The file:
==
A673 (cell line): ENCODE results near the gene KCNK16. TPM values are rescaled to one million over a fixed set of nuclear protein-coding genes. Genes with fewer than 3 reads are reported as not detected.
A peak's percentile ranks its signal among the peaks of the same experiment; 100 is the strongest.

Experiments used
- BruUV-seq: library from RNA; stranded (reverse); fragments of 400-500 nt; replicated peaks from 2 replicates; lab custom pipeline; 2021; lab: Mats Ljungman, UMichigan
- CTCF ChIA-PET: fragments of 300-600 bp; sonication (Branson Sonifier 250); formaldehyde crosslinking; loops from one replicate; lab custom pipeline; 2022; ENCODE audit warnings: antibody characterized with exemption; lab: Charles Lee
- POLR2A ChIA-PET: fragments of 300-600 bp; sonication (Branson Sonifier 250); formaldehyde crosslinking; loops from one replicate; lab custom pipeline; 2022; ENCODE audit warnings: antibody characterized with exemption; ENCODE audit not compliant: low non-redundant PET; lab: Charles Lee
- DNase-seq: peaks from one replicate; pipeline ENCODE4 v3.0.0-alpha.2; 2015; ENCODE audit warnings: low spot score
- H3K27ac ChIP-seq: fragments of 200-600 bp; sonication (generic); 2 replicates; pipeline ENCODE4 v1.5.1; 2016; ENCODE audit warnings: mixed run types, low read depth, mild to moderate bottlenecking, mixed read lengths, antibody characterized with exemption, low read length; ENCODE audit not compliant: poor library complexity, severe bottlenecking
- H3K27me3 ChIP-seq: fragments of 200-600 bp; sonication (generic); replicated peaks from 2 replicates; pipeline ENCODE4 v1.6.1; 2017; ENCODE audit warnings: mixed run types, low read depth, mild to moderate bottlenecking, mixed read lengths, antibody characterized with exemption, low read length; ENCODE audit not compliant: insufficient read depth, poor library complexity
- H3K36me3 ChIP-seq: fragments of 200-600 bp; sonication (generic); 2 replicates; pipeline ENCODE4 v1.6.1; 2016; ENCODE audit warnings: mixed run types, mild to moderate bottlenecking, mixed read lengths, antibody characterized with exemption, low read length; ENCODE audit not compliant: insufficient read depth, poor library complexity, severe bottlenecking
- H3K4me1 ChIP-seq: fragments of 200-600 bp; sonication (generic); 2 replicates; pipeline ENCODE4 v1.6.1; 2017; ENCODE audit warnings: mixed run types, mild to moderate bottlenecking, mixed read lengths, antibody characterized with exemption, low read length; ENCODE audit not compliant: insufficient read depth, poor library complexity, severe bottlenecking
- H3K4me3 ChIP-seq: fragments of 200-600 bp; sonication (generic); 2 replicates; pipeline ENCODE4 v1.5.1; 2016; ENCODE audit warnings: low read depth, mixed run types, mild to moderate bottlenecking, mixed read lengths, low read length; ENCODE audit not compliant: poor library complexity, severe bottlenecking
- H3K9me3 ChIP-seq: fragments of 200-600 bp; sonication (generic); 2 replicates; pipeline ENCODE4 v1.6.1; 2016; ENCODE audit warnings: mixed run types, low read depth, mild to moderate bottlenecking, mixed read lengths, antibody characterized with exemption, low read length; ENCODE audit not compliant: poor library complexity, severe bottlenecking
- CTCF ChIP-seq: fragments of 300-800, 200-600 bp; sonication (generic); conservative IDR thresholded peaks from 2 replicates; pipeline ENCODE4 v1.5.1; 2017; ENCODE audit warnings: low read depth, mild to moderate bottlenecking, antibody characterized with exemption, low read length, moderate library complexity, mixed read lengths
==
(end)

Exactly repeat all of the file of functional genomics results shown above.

A673 (cell line): ENCODE results near the gene KCNK16. TPM values are rescaled to one million over a fixed set of nuclear protein-coding genes. Genes with fewer than 3 reads are reported as not detected.
A peak's percentile ranks its signal among the peaks of the same experiment; 100 is the strongest.

Experiments used
- BruUV-seq: library from RNA; stranded (reverse); fragments of 400-500 nt; replicated peaks from 2 replicates; lab custom pipeline; 2021; lab: Mats Ljungman, UMichigan
- CTCF ChIA-PET: fragments of 300-600 bp; sonication (Branson Sonifier 250); formaldehyde crosslinking; loops from one replicate; lab custom pipeline; 2022; ENCODE audit warnings: antibody characterized with exemption; lab: Charles Lee
- POLR2A ChIA-PET: fragments of 300-600 bp; sonication (Branson Sonifier 250); formaldehyde crosslinking; loops from one replicate; lab custom pipeline; 2022; ENCODE audit warnings: antibody characterized with exemption; ENCODE audit not compliant: low non-redundant PET; lab: Charles Lee
- DNase-seq: peaks from one replicate; pipeline ENCODE4 v3.0.0-alpha.2; 2015; ENCODE audit warnings: low spot score
- H3K27ac ChIP-seq: fragments of 200-600 bp; sonication (generic); 2 replicates; pipeline ENCODE4 v1.5.1; 2016; ENCODE audit warnings: mixed run types, low read depth, mild to moderate bottlenecking, mixed read lengths, antibody characterized with exemption, low read length; ENCODE audit not compliant: poor library complexity, severe bottlenecking
- H3K27me3 ChIP-seq: fragments of 200-600 bp; sonication (generic); replicated peaks from 2 replicates; pipeline ENCODE4 v1.6.1; 2017; ENCODE audit warnings: mixed run types, low read depth, mild to moderate bottlenecking, mixed read lengths, antibody characterized with exemption, low read length; ENCODE audit not compliant: insufficient read depth, poor library complexity
- H3K36me3 ChIP-seq: fragments of 200-600 bp; sonication (generic); 2 replicates; pipeline ENCODE4 v1.6.1; 2016; ENCODE audit warnings: mixed run types, mild to moderate bottlenecking, mixed read lengths, antibody characterized with exemption, low read length; ENCODE audit not compliant: insufficient read depth, poor library complexity, severe bottlenecking
- H3K4me1 ChIP-seq: fragments of 200-600 bp; sonication (generic); 2 replicates; pipeline ENCODE4 v1.6.1; 2017; ENCODE audit warnings: mixed run types, mild to moderate bottlenecking, mixed read lengths, antibody characterized with exemption, low read length; ENCODE audit not compliant: insufficient read depth, poor library complexity, severe bottlenecking
- H3K4me3 ChIP-seq: fragments of 200-600 bp; sonication (generic); 2 replicates; pipeline ENCODE4 v1.5.1; 2016; ENCODE audit warnings: low read depth, mixed run types, mild to moderate bottlenecking, mixed read lengths, low read length; ENCODE audit not compliant: poor library complexity, severe bottlenecking
- H3K9me3 ChIP-seq: fragments of 200-600 bp; sonication (generic); 2 replicates; pipeline ENCODE4 v1.6.1; 2016; ENCODE audit warnings: mixed run types, low read depth, mild to moderate bottlenecking, mixed read lengths, antibody characterized with exemption, low read length; ENCODE audit not compliant: poor library complexity, severe bottlenecking
- CTCF ChIP-seq: fragments of 300-800, 200-600 bp; sonication (generic); conservative IDR thresholded peaks from 2 replicates; pipeline ENCODE4 v1.5.1; 2017; ENCODE audit warnings: low read depth, mild to moderate bottlenecking, antibody characterized with exemption, low read length, moderate library complexity, mixed read lengths